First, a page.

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About The Author

David Greenwald is the founder, editor, and executive director of the Davis Vanguard. He founded the Vanguard in 2006. David Greenwald moved to Davis in 1996 to attend Graduate School at UC Davis in Political Science. He lives in South Davis with his wife Cecilia Escamilla Greenwald and three children.

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  1. Ron Oertel

    So, if this tentative decision holds – and is not appealed, how many of Nishi’s Affordable (or non-Affordable) units will count toward the upcoming SACOG RHNA requirements, for Davis?

    1. Ron Oertel

      From article:  “But Judge Williams denied claims of insufficient affordable housing . . .”

      David:  If you’re now (also) claiming that my question is unrelated, I’d suggest that you’re reaching – especially when compared to many other comments, in many other articles. If Nishi’s Affordable housing program is ultimately changed as a result of the lawsuit, it could also change how it’s counted toward RHNA requirements.

      Here’s the question, again:

      “So, if this tentative decision holds – and is not appealed, how many of Nishi’s Affordable (or non-Affordable) units will count toward the upcoming SACOG RHNA requirements, for Davis?”


    2. David Greenwald

      Ron – simply providing you with factual information about the nature of the affordable housing issue as it relates to this lawsuit and the judge’s ruling

    1. Ron Oertel

      It could be that some student housing activists miscalculated how easy it would be to get student housing constructed in the city, vs. on-campus.  Perhaps they were misled by the relatively easy initial city approvals, vs. dealing with the campus bureaucracy. Or, perhaps some of that effort was actually from vested interests whose goal isn’t necessarily focused on students’ (or the city’s) best interests.

      Even without lawsuits, there’s massive infrastructure improvements that will be needed to provide access to Nishi, etc.  Assuming that it’s allowed to proceed, at some point.

      Sterling is proceeding, and I understand that there’s no legal actions holding back other developments at this point.

      In the meantime, maybe student housing activists should re-focus their efforts on expediting housing on campus.

    2. Rik Keller

      Ron G.: rents in Davis have increased by about exactly the same percentage as Woodland, Sacramento, and other communities in the region (note: high-growth areas like Roseville and others have seen higher rates of rent increases).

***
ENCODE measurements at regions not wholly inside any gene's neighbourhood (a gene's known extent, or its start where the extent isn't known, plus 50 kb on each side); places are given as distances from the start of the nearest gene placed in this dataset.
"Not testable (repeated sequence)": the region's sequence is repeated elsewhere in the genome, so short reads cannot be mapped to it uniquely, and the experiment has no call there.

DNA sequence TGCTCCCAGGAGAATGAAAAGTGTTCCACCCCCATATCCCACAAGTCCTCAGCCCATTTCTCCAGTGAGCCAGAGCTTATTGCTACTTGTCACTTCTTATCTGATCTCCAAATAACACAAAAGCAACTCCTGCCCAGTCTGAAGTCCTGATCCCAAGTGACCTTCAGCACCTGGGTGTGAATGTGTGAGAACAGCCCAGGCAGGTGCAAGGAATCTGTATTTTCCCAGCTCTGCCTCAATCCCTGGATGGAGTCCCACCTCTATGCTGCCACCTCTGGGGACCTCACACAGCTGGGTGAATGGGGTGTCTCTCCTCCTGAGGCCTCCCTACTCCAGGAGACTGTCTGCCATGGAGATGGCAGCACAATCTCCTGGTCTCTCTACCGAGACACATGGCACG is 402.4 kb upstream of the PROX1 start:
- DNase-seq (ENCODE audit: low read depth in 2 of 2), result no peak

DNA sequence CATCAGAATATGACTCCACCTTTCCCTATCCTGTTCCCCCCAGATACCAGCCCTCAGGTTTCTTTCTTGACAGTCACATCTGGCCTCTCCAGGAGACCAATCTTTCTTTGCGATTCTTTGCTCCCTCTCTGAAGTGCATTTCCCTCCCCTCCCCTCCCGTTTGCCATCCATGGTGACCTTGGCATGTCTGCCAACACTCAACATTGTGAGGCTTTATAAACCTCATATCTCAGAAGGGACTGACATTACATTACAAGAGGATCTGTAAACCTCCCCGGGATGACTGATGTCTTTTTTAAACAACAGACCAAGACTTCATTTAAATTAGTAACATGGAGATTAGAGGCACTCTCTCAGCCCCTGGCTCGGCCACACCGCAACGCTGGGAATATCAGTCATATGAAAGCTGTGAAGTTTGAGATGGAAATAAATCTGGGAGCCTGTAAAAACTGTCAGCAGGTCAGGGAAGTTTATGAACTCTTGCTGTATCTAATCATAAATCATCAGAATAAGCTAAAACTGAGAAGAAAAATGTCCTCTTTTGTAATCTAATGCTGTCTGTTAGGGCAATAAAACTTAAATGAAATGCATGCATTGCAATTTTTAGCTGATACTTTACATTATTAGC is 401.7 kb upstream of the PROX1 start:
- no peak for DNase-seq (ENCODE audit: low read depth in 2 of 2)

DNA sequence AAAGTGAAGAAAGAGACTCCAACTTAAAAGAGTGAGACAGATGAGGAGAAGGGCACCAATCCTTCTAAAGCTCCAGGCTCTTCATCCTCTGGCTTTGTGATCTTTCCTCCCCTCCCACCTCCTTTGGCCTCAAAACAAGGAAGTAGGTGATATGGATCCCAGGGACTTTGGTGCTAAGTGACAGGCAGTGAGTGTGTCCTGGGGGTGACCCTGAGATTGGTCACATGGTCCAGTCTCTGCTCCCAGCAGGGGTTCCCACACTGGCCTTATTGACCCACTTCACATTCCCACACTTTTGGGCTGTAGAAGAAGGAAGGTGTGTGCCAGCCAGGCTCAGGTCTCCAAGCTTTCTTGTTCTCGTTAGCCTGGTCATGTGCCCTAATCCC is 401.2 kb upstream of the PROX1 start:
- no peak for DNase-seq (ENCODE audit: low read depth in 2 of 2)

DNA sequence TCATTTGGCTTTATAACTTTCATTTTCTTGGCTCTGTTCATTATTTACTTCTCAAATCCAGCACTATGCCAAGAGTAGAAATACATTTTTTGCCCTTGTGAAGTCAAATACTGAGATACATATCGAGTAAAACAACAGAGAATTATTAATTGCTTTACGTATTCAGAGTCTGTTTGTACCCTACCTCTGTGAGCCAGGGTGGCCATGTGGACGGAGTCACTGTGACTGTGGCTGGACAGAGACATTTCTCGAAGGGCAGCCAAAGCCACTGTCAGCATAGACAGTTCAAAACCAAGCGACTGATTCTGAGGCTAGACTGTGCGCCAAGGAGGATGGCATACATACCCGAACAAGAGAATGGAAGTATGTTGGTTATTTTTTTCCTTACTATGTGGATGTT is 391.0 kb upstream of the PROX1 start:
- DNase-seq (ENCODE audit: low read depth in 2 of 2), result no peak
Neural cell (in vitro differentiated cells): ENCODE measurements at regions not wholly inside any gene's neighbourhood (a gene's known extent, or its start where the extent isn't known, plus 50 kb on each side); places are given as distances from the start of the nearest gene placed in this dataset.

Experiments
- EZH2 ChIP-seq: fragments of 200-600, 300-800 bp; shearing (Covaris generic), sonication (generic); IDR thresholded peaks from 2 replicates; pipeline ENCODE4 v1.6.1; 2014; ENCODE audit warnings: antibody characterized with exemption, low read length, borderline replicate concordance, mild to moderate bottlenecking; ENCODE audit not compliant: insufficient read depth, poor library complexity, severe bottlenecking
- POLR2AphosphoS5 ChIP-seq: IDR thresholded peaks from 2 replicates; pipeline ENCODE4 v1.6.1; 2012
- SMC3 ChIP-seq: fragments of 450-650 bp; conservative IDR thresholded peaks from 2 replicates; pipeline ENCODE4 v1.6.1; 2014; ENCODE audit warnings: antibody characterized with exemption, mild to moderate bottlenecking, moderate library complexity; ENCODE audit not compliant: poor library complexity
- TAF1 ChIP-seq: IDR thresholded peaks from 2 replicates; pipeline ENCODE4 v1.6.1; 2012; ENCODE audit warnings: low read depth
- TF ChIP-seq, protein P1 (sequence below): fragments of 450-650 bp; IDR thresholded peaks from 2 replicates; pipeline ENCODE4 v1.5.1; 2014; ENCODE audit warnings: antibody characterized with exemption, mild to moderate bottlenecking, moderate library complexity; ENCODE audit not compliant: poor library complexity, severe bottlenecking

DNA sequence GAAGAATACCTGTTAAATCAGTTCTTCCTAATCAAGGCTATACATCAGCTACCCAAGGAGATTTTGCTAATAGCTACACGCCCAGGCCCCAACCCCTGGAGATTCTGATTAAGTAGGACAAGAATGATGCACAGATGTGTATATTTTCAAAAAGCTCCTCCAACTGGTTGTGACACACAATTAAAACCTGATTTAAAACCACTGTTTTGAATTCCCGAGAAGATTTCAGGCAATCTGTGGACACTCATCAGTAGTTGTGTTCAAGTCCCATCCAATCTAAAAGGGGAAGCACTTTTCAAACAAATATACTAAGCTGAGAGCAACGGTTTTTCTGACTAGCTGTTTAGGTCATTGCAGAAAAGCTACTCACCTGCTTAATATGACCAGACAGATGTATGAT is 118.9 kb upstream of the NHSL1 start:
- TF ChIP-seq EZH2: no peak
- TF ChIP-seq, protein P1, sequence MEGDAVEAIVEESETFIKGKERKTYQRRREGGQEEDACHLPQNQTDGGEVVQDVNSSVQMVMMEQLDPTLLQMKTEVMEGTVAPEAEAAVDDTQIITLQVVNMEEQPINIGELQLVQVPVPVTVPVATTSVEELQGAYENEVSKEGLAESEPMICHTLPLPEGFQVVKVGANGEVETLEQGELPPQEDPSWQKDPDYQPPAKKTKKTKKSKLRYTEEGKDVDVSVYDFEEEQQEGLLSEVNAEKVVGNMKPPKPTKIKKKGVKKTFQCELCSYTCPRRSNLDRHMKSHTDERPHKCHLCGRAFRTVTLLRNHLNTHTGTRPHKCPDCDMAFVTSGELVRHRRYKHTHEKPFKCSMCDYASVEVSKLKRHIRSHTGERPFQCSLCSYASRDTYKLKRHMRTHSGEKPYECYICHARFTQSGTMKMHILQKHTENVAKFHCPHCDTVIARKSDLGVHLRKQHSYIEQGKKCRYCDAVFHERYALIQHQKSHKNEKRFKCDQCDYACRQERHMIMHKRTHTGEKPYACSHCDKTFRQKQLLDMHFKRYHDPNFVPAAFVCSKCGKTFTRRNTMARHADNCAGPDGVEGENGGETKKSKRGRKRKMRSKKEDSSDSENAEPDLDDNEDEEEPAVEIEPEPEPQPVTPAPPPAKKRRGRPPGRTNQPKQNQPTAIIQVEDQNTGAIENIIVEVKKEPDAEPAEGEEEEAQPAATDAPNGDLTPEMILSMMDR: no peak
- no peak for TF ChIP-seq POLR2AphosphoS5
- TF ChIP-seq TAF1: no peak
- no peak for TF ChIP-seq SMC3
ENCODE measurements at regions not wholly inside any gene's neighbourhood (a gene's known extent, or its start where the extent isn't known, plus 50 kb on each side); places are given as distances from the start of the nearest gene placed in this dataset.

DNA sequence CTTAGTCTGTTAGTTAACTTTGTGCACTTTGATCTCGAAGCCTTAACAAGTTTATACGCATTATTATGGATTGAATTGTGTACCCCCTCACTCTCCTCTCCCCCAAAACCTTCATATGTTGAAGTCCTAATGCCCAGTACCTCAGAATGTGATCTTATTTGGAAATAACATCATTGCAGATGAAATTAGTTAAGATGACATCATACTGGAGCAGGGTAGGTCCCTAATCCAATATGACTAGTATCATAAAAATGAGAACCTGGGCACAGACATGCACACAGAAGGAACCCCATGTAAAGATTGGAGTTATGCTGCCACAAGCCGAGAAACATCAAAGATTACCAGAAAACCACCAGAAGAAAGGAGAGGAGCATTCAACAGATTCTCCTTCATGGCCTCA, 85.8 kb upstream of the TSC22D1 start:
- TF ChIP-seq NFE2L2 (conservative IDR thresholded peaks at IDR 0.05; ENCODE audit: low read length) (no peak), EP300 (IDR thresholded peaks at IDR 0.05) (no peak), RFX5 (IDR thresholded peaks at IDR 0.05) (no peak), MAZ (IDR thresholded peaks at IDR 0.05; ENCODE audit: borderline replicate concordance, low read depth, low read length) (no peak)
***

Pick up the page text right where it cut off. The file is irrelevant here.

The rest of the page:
1. Don Shor

        … rents in Davis have increased by about exactly the same percentage as Woodland, Sacramento, and other communities in the region

        Actually a higher percentage increase in Woodland last year, but if you’re a renter it’s the difference in dollars paid that likely matters most. 

    3. Ron Oertel

      “Millions of Californians will for the first time have new safeguards against large rent increases after Gov. Gavin Newsom signed legislation on Tuesday capping annual rent hikes for the next decade.”

      Here’s a rather interesting passage:

      “Landlords are currently allowed to raise rent by more than the cap. But starting Jan. 1, they would have to reduce rent to a rate in place on March 15 of this year, plus the allowable increase.”


      1. Bill Marshall

        The page you were looking for cannot be found.
        The page may no longer exist or may have moved to another web address. Try again to locate what you want by choosing a section from the navigation menu at left, viewing our Site Map or using the search box below”

        Information when I looked up your cite… information only, but thought you’d want to know.  No judgement. 99.35% likely a problem at their end, or my browser…

      2. Bill Marshall

        As I recall, ‘cap’ is 5% + inflation (annually)… from Don’s info, no effect, locally… not even in Woodland…

        Methinks the legislature did a ‘feelgood’/cravenly political thing, with little impact except in very select
        instances… some would say ‘cowardice’… others would say, “whatever”… politics… coming up on an election year… all CA legislators have to run in 2020… Assembly and Senate… the Guv gets a 2 year ‘reprieve’…

        The 5 % max could become not a “cap” but a “floor”, depending on ‘market’…

        As  a landlord (no longer) we adjusted rent, at most, to increase in City Utilities + inflation… and, generally, less than that… usually just City utilities increases… no net ‘profit’… inflation was negated by paying down the mortgage on the property…at a rate higher than inflation… plus tax considerations… we owned rental property, directly, for 22 years… considered it investment, not income.  We’re weird.

  2. David Greenwald

    The hearing lasted about 90 minutes.  The judge indicated that he would issue a final ruling in two weeks.  He said that he wanted to look into a few issues raised but that he was leaning toward sticking with the tentative ruling.